Test cricket continued to provide indelible moments and arresting performances in a year that saw 47 matches played in the longest format. As many as 40 matches ended in a result, of which 25 were home wins.
As the year rolled on, India steadily cemented their unbeaten run dating back to August 2015 and are now placed at the top of the Test rankings, a good 15 points clear of the next-best side. They have not lost in their last 18 Tests and given their recent exploits, this streak could well be extended further. Their final Test of the year also saw them rack up their highest Test total of 759/7.
India won more than one Test in a series in the Caribbean for the first time as they took the four-match rubber 2-0. In familiar home environs, they preyed on New Zealand, who were swept 3-0, and England, who could only manage a sole draw before losing four on the trot. Led by the zealous Virat Kohli and served by the talismanic Ravi Ashwin, India were the team of the year.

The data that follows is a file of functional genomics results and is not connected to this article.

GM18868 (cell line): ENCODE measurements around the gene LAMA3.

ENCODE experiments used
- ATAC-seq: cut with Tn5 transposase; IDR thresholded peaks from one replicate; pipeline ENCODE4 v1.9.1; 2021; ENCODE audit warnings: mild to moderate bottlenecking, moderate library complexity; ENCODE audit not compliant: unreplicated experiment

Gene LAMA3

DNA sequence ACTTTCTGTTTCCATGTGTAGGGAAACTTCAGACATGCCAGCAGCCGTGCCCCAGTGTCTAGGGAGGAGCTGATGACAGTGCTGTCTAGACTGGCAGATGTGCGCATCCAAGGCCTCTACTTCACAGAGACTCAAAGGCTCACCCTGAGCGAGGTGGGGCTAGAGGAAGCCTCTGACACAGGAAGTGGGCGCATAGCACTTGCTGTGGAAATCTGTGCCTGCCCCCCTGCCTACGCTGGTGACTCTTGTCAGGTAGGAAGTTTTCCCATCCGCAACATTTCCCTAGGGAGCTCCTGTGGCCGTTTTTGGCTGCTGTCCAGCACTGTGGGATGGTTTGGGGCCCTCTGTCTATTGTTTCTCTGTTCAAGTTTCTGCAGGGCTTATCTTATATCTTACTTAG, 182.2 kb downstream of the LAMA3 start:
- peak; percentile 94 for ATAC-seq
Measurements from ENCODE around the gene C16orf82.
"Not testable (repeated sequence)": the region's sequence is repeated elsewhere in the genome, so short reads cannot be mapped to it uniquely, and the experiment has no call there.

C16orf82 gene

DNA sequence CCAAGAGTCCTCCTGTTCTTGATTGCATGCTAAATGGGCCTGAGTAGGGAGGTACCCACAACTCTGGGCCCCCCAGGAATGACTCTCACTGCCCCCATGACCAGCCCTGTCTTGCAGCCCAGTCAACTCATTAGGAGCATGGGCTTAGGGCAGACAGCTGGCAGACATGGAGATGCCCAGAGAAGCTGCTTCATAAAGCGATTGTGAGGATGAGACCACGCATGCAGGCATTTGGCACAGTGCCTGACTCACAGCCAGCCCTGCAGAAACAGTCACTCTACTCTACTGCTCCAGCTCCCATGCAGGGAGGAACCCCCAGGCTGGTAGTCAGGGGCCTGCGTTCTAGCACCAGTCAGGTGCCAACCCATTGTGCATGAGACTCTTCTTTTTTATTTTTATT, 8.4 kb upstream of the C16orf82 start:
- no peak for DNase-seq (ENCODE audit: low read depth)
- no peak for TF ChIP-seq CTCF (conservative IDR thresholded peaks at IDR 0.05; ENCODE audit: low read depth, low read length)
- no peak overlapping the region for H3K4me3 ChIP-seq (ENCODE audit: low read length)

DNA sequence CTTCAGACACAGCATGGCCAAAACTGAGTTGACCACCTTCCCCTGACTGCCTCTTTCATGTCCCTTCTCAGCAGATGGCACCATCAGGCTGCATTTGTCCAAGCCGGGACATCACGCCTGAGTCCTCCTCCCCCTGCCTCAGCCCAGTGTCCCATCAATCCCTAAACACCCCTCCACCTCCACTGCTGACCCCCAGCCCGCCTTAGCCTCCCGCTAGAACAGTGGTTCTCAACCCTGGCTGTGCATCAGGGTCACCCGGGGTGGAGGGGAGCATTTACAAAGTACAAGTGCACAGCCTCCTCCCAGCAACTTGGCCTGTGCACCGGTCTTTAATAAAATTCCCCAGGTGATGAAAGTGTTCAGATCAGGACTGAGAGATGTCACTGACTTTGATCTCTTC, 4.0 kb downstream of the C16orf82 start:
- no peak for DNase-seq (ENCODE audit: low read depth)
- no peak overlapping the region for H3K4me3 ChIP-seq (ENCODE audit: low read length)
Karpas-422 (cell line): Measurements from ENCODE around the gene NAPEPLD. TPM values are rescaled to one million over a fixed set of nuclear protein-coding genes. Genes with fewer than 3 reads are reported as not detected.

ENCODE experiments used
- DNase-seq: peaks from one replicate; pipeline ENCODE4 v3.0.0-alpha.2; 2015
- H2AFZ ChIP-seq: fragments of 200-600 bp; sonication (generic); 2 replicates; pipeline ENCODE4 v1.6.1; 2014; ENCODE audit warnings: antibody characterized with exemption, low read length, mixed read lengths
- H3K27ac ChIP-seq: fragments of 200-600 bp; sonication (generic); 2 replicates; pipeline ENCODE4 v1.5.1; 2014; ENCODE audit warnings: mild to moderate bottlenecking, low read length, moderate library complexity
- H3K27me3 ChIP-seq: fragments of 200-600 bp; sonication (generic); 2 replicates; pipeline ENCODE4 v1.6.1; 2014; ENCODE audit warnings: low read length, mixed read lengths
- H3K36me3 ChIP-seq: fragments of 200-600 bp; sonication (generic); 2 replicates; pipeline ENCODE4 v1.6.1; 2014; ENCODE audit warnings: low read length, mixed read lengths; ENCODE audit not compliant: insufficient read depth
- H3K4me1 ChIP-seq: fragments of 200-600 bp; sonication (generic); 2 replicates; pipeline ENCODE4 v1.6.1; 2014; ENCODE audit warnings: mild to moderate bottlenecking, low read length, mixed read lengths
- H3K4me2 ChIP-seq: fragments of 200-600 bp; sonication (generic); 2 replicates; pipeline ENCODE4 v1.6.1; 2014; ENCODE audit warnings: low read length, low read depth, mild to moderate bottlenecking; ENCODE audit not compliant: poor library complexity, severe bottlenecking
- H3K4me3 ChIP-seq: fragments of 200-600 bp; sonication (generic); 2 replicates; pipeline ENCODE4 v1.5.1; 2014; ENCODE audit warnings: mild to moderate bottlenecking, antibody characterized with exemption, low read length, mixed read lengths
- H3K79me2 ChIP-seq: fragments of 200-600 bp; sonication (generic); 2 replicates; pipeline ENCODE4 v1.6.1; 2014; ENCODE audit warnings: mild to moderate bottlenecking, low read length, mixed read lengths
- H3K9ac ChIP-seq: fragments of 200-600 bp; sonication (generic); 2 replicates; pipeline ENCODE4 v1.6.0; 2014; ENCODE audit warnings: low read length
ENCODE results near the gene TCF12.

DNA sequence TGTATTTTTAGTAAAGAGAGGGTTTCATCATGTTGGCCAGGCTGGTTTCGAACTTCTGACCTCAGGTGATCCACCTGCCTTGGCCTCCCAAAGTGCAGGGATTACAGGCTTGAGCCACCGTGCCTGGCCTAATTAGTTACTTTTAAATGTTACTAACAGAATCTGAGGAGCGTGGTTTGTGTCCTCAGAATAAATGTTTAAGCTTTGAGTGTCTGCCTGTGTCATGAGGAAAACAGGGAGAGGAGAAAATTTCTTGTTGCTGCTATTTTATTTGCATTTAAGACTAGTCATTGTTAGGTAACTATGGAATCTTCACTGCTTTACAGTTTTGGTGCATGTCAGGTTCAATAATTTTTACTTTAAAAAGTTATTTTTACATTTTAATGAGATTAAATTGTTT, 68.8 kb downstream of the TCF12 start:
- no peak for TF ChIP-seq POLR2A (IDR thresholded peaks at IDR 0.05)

Moment to remember: The Anthony D’Mello Trophy was regained in emphatic fashion, as the unrelenting Indians won by an innings and 36 runs in the fourth Test at Mumbai to clinch their first series win over England in eight years.
Moment to forget: In what was a near-perfect year for India, the closest they came to defeat was on the final day of the Rajkot Test against England, when they lost six wickets in two sessions during the fourth innings.
The year began and ended with impressive series wins for Australia – in New Zealand and at home against Pakistan respectively. However, two demoralising defeats in between raised many questions, especially with regard to their batting capabilities against high-quality bowling, be it spin or swing.